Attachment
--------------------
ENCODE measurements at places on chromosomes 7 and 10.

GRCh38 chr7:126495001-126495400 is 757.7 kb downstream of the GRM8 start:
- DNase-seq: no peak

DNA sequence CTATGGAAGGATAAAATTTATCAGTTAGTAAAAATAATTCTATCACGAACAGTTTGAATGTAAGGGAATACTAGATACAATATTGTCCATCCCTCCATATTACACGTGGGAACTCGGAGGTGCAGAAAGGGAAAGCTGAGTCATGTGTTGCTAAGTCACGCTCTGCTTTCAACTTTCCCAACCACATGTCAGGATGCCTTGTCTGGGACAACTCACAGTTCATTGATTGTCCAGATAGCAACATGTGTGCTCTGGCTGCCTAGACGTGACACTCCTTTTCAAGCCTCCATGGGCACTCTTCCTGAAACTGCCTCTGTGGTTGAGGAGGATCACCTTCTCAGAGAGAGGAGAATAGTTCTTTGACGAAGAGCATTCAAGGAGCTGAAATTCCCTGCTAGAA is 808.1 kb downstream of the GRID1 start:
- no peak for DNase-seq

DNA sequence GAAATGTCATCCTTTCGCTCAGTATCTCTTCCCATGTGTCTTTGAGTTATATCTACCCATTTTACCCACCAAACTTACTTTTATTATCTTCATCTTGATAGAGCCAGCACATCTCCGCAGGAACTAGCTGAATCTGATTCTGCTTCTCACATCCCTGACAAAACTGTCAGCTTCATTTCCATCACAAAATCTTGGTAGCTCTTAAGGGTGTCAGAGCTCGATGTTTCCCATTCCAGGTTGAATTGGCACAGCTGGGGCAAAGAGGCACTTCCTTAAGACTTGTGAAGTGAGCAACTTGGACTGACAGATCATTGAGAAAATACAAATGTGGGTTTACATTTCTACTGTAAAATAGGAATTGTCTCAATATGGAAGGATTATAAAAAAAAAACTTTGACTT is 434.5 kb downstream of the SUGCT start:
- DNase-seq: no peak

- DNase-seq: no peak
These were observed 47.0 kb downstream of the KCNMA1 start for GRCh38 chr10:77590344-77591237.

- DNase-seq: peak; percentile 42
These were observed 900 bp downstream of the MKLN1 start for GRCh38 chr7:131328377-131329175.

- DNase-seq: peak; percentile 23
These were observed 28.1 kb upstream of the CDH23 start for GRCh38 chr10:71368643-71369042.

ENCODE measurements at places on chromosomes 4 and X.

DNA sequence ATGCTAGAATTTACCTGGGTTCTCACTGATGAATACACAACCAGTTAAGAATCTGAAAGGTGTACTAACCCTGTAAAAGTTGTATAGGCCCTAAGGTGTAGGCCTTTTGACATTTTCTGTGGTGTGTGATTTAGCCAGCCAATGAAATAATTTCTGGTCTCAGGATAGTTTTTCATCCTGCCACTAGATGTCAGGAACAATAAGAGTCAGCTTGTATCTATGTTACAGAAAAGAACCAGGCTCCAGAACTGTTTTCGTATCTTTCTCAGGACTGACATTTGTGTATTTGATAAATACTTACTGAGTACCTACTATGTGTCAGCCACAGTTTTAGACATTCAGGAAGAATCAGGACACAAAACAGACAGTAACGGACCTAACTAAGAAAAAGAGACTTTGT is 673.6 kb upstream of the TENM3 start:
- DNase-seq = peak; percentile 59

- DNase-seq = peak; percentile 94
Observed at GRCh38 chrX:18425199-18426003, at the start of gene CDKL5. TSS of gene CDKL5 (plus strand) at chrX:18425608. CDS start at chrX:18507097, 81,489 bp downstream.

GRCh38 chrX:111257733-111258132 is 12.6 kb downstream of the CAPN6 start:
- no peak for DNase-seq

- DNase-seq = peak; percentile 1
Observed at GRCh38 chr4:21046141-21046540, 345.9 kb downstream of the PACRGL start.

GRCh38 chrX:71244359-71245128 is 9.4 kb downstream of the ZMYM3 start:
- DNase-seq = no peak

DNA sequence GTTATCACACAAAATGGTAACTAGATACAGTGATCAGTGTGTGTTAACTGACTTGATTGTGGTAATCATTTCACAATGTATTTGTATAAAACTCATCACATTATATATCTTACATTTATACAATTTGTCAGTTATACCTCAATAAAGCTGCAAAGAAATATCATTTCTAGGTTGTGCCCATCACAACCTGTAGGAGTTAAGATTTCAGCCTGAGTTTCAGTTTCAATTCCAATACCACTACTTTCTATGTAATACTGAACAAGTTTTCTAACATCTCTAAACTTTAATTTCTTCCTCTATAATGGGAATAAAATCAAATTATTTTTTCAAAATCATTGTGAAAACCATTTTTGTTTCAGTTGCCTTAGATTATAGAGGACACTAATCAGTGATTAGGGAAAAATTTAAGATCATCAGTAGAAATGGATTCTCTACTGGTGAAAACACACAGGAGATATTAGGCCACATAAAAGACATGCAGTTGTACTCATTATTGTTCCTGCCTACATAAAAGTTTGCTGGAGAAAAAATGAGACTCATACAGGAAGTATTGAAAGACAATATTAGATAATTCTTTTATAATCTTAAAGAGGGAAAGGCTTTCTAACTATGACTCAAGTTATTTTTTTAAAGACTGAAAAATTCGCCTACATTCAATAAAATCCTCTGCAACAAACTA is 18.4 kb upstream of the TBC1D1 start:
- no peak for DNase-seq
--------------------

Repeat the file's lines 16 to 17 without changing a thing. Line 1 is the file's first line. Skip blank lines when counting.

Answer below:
- DNase-seq = peak; percentile 59

- DNase-seq = peak; percentile 94